The updated charts below incorporate last Friday’s release of the first quarter GDP data. They continue to tell the story of a weak recovery which, in my view, is largely due to ineffective government policy interventions. There is, of course, an alternative view: that the recovery is weak because the recession and the financial crisis were severe.
This alternative is based on research by Carmen Reinhart and Kenneth Rogoff claiming that weak recoveries typically follow deep recessions and financial crises. That claim is frequently cited by government officials as the reason why policy has not been the problem. To be sure this is not the widely-cited research by Reinhart and Rogoff on the debt-growth nexus which has generated so much controversy recently (including a parody on the Colbert Report), but it’s quite related from a policy perspective and equally controversial.
Much as Thomas Herndon of the University of Massachusetts found problems with the “debt growth nexus” result, economic historian Michael Bordo of Rutgers found problems with the “weak recovery is normal” result. Bordo wrote about his findings (which are based on his joint research with Joe Haubrich of the Cleveland Fed) in a September 27, 2012 Wall Street Journal article, “Financial Recessions Don’t Lead to Weak Recoveries.” In discussing the view that weak recoveries follow deep recessions, Bordo wrote that “The mistaken view comes largely from the 2009 book This Time Is Different, by economists Carmen Reinhart and Kenneth Rogoff…” and he then showed that U.S data disprove that view. (I wrote about this here and here).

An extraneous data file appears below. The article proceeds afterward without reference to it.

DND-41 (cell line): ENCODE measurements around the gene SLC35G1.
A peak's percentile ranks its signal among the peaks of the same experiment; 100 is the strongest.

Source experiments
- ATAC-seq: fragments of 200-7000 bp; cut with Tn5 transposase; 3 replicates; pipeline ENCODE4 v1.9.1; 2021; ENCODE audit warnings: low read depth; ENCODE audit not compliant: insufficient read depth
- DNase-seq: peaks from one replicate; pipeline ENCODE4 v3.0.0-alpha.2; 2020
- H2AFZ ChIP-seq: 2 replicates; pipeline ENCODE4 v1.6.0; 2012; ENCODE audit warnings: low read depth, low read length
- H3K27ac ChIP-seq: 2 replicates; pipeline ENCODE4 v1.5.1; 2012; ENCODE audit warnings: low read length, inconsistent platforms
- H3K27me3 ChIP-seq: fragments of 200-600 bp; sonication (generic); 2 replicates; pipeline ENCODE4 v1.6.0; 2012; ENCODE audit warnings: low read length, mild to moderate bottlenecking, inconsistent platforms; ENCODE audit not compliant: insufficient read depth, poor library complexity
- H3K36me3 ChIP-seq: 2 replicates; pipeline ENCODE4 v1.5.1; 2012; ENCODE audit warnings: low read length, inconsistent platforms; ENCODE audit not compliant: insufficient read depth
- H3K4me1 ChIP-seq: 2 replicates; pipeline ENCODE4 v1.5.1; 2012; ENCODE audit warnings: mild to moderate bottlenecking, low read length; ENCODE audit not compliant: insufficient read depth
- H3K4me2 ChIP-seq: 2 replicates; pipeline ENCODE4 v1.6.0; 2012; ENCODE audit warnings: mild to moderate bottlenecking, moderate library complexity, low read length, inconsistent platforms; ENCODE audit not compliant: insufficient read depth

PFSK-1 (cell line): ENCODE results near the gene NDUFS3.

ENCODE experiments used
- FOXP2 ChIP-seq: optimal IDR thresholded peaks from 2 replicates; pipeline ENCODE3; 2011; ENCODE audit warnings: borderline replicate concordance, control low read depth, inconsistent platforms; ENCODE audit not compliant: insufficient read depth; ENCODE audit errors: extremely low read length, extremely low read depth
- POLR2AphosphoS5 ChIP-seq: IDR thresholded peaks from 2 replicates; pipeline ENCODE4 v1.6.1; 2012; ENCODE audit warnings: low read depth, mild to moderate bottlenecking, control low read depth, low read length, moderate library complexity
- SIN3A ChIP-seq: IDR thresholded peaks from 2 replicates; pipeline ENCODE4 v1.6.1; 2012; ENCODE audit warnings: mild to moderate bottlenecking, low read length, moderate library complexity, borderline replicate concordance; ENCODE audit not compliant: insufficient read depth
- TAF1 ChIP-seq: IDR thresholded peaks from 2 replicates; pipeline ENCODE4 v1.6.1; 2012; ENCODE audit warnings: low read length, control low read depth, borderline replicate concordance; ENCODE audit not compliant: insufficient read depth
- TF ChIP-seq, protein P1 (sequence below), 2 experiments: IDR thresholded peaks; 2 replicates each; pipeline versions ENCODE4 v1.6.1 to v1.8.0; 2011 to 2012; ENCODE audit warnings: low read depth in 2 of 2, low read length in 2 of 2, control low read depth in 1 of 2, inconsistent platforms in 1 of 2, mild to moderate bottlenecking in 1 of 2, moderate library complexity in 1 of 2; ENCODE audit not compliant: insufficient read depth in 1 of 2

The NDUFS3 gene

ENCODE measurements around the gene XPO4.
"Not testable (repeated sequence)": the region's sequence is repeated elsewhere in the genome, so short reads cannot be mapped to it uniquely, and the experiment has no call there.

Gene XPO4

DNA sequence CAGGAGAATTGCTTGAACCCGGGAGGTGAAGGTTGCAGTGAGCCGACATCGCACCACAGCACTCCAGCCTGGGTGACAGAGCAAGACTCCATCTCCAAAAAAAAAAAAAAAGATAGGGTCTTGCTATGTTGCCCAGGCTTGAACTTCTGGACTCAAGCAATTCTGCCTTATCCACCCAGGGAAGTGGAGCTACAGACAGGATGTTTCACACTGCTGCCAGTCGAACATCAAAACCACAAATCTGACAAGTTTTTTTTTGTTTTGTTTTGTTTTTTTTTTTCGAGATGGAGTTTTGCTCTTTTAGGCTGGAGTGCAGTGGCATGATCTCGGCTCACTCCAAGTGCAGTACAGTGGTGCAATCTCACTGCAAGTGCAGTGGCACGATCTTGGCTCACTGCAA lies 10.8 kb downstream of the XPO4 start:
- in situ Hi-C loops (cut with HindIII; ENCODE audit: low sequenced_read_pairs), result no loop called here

An important question for public policy is why Bordo’s discovery got so much less press attention than Herndon’s. Maybe Bordo’s historical research is inherently less interesting than Herndon’s discovery of spreadsheet error (it’s certainly harder for Stephen Colbert to parody), but another reason is that Herndon’s findings support more fiscal stimulus and less consolidation–still popular in some quarters–while Bordo’s findings don’t.
Here are the charts: